LEWIS CARROLL (1832-1898)


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1     'Twas brillig, and the slithy toves
2         Did gyre and gimble in the wabe;
3     All mimsy were the borogoves,
4         And the mome raths outgrabe.

5     "Beware the Jabberwock, my son!
6         The jaws that bite, the claws that catch!
7     Beware the Jubjub bird, and shun
8         The frumious Bandersnatch!"

9     He took his vorpal sword in hand:
10       Long time the manxome foe he sought --
11   So rested he by the Tumtum tree.
12       And stood awhile in thought.

13   And as in uffish thought he stood,
14       The Jabberwock, with eyes of flame,
15   Came wiffling through the tulgey wood,
16       And burbled as it came!

17   One, two! One, two! And through and through
18       The vorpal blade went snicker-snack!
19   He left it dead, and with its head
20       He went galumphing back.

21   "And hast thou slain the Jabberwock?
22       Come to my arms, my beamish boy!
23   O frabjous day! Callooh! Callay!"
24       He chortled in his joy.

25   'Twas brillig, and the slithy toves
26       Did gyre and gimble in the wabe;
27   All mimsy were the borogoves,
28       And the mome raths outgrabe.

    "It seems very pretty," she said when she
had finished it, "but it's rather hard to under­
stand!" (You see she didn't like to confess, even
to herself, that she couldn't make it out at all.)
"Somehow it seems to fill my head with ideas
-- only I don't exactly know what they are!
However, somebody killed something: that's clear,
at any rate --"

.... [pp. 126-29]     "You seem very clever at explaining words,
Sir," said Alice. "Would you kindly tell me the
meaning of the poem called `Jabberwocky'?"

    "Let's hear it," said Humpty Dumpty. "I
can explain all the poems that ever were in­
vented -- and a good many that haven't been
invented just yet."

    This sounded very hopeful, so Alice repeated
the first verse:

"'Twas brillig, and the slithy toves
Did gyre and gimble in the wabe:
All mimsy were the borogoves,
And the mome raths outgrabe."

    "That's enough to begin with," Humpty
Dumpty interrupted; "there are plenty of hard
words there. `Brillig' means four o'clock in the
afternoon -- the time when you begin broiling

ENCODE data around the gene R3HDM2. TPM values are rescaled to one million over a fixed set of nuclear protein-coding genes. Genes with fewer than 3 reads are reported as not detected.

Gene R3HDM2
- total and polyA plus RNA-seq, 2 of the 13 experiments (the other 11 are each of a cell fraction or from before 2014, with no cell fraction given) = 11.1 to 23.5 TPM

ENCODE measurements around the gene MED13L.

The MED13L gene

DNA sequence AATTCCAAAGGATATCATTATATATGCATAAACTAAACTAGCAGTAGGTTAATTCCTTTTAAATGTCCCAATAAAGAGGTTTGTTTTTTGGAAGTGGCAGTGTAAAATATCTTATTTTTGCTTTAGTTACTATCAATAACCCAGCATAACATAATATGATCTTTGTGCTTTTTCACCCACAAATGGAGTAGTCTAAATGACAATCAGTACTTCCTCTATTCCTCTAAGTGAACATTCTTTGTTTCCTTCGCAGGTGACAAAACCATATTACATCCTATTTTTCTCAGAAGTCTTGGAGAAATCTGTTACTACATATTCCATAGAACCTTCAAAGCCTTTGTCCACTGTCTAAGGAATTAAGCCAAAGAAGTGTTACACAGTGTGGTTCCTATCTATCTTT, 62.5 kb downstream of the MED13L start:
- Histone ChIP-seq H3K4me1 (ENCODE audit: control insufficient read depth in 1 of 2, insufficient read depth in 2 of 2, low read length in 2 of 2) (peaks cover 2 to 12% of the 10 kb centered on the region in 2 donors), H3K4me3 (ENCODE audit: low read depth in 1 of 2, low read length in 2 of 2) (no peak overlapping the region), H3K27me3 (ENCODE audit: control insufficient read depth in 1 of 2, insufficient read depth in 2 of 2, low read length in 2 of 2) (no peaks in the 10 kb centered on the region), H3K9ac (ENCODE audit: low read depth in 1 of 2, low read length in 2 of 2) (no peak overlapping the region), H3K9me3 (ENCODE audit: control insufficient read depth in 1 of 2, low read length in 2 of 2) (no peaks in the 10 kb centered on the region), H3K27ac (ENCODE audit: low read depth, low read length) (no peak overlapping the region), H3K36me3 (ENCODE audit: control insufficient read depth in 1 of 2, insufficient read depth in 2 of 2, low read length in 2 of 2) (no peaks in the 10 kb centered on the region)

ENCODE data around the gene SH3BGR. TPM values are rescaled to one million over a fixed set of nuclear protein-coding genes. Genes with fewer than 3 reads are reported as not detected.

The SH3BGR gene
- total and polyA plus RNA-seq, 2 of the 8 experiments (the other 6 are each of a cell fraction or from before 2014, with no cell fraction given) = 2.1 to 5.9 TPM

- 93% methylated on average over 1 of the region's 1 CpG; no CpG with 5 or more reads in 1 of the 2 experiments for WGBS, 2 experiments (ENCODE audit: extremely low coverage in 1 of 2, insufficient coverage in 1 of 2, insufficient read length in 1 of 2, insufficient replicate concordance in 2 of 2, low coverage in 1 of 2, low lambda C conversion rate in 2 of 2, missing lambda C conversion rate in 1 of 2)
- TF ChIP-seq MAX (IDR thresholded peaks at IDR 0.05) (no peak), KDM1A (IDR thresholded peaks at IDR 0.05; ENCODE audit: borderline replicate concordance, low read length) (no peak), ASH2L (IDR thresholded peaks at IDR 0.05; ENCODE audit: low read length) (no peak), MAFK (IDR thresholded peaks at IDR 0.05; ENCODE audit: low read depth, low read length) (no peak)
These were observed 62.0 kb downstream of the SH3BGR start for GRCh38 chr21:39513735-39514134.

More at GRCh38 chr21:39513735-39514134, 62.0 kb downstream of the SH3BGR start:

things for dinner."

    "That'll do very well," said Alice; "and

   "Well, `slithy' means `lithe and slimy.'
`Lithe' is the same as `active.' You see it's
like a portmanteau -- there are two meanings
packed up into one word."

   "I see it now," Alice remarked thoughtfully:
"and what are `toves'?"

    "Well, `toves' are something like badgers --
they're something like lizards -- and they're
something like corkscrews."

    "They must be very curious-looking creatures."

    "They are that," said Humpty Dumpty:
"also they make their nests under sun-dials --
also they live on cheese."

    "And what's to `gyre' and to `gimble'?"

    "To `gyre' is to go round and round like
a gyroscope. To `gimble' is to make holes like
a gimlet."

    "And `the wabe' is the grass-plot round a
sundial, I suppose?" said Alice, surprised at her own ingenuity.

   "Of course it is. It's called `wabe,' you
know, because it goes a long way before it,
and a long way behind it -- --"

    "And a long way beyond it on each side,"
added Alice.

    "Exactly so. Well, then, `mimsy' is `flimsy and miser­
able' (there's another portmanteau for
you). And a borogove is a thin, shabby-looking
bird with its feathers sticking out all round --
something like a live mop."

    "And then `mome raths'?" said Alice.
"I'm afraid I'm giving you a great deal of trouble."

    "Well, a `rath' is a sort of green pig: but
`mome' I'm not certain about. I think it's
short for `from home' -- meaning that they'd
lost their way, you know."

    "And what does `outgrabe' mean?"

    "Well, `outgribing' is something between
bellowing and whistling, with a kind of sneeze
in the middle: however, you'll hear it done
maybe -- down in the wood yonder -- and
when you've once heard it you'll be quite
content. Who's been repeating all that hard
stuff to you?"


Composition Date:
not known.
The first stanza of this poem is first printed backwards but Alice reads it by holding it up to a looking-glass.